Interns and business during the recession

The UK finds itself in the grips of a recession which shows no sign of passing any time soon and so businesses must ask themselves: is it the right time to use interns?

Currently the majority of businesses are experiencing a downturn in profits and an increase in their overheads as raw materials cost more, add this to the decrease in the value of the pound and we have businesses panicking as shareholders and owners see their bottom lines go down.

Within a number of businesses one of the biggest overheads is personnel and redundancies are now a common sight in the media on a daily basis. With the reductions in permanent staff and the increasing use of freelancers, can interns become another of those alternatives?

Let’s consider an example. I work in the media industry and within my specific company they announced a number of redundancies just before Christmas alongside a freeze on recruitment of non-essential staff. Since then we have been relying on freelancers to fill in for the staff made redundant, with the surviving permanent staff seeing their workloads increase dramatically.

A production desk requires as a minimum, a production editor, a sub-editor, a designer and a picture researcher to produce a national standard product. Now consider that only the production editor remains and the others have been made redundant, replaced with freelancers on a part-time basis.

Now a basic freelancer brought in to cover production will cost around £150 per day, plus holiday pay, plus every minute of overtime they work. Whilst a production staff member on £32,000 annual on a permanent contract will earn just over £88 per day, and not be paid overtime in most cases. That’s a difference of £72 per day as a basic salary.

This is just the basic salary, added to this you have to take into account administration costs, time for training and familiarising a freelancer with the standard of your product.

Although these are exactly the same as with any new member of staff, the advantage of using a freelancer is that once you have trained them on the system and they should be familiar with similar design tools already, you can trade them amongst titles within a business.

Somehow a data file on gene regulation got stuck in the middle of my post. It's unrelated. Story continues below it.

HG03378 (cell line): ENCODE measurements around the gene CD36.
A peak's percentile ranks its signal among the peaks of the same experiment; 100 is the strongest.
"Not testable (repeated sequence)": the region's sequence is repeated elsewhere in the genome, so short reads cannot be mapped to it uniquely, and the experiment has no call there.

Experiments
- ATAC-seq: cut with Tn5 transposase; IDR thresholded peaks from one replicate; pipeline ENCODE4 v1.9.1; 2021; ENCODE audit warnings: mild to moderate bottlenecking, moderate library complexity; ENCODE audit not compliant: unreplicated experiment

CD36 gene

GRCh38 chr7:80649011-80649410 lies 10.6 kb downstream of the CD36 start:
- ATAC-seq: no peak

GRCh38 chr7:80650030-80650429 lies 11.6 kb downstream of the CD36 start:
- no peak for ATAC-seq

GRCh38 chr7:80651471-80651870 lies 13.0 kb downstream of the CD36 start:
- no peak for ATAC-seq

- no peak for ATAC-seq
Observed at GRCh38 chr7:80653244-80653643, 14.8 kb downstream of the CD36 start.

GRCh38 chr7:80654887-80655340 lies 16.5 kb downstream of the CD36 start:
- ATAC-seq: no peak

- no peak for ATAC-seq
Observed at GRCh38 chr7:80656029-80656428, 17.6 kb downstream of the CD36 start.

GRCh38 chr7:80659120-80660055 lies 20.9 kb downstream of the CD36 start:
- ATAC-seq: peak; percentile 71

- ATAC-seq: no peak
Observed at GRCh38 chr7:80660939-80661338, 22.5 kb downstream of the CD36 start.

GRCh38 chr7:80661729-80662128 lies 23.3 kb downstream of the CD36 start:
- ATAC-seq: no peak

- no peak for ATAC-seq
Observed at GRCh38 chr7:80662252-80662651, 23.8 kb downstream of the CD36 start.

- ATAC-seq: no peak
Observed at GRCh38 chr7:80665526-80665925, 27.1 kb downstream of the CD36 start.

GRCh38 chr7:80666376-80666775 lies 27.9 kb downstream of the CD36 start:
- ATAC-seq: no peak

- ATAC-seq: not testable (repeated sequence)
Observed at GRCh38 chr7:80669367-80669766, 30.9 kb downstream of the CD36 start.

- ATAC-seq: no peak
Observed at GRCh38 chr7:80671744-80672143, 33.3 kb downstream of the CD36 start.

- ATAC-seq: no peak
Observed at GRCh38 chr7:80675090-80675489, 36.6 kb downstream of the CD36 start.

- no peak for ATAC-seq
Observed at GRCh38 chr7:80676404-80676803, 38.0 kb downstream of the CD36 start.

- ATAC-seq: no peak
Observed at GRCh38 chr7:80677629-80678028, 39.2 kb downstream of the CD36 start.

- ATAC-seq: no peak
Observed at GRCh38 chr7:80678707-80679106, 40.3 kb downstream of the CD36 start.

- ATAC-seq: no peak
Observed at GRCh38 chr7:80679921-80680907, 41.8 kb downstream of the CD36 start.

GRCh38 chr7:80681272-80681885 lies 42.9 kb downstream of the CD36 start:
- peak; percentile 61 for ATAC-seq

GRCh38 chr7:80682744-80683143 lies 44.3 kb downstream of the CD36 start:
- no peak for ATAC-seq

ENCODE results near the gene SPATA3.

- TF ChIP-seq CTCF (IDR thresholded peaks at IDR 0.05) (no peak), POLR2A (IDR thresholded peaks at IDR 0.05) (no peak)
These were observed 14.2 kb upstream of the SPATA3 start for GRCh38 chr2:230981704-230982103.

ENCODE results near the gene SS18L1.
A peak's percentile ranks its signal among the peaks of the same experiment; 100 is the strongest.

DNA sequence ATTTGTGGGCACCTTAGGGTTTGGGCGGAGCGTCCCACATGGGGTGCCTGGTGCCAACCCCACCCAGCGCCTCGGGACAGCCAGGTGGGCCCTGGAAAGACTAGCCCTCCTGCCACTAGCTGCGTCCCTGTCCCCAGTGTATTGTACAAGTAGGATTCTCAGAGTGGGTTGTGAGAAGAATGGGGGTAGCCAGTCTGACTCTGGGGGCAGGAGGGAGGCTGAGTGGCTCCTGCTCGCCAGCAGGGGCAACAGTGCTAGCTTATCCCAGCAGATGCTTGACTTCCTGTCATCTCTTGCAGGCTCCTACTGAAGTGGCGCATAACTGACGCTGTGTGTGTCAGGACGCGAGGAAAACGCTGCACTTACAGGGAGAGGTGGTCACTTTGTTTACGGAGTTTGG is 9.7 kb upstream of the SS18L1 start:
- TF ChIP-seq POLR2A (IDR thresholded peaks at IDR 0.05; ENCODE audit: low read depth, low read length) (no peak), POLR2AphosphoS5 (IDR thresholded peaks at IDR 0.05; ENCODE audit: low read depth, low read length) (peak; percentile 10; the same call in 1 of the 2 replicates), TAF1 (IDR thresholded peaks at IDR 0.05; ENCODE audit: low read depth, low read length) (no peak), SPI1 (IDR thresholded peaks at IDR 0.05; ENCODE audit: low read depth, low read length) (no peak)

Now what would happen if instead of using a freelancer we used an intern?

There are costs associated with this but these could be minimised if you recruit correctly. Let’s start with recruitment, instead of going to the freelance database that the business would hold and simply calling individuals up to check there availability, the business placed an advert.

Recruitment firms such as Reed and Hays, charge for job adverts, but wait we are not looking for a permanent or contact employee, we are looking for an intern, which requires a different style of recruitment.

The first port of call should be the local colleges and universities to see which run courses in design, and if there are any which require students to partake in work placements?

Secondly the business would need to place an advert in markets where individuals look for work experience within that field. There are a number which are great at attracting promising candidates such as

Once you start to get candidates in you need to see what they can do, so instead of a simple interview you have them shadow someone for a day. If they don’t work out at least your department has someone to make copies and bring tea. Whilst if they show an aptitude for the role and an eagerness to learn then there is no reason that they cannot be brought in to learn the business in a practical environment.

I can see the faces of production staff as I write this, they would be tearing their hair out shouting “I don’t have time for this!” After all they would have to effectively teach them everything in a condensed format just to get them ready to work. Or would they?

When someone finishes a course at say University they most likely haven’t got any real experience in business so what’s the difference with taking someone who has finished a course and is applying for a job and taking someone half way through a course and having them on a work placement?

With the current recession fewer staff are being asked to cover more work and even if there was a new member of staff brought in they would have to be taught the systems used within that individual business. It’s a question that every business needs to ask itself as more and more young people leave education with little hope of getting into employment.

This isn’t just the case with a specialised job like production. Every job requires an element of training even if it’s just how not to fall into the deep fat fryer. Business could offer internships in offices, zoos, councils, schools, shops, charities, abroad or at home, anywhere and in every industry.

We need to get people active and to keep their skills up to date, the only way to do that is through education and employment. Offering internships to people leaving education will help them get into the job market properly, whilst internships could be seen as a way of looking in a new direction for those made redundant recently.

Of course there is another side to this, should people be looking to do internships within business at the moment?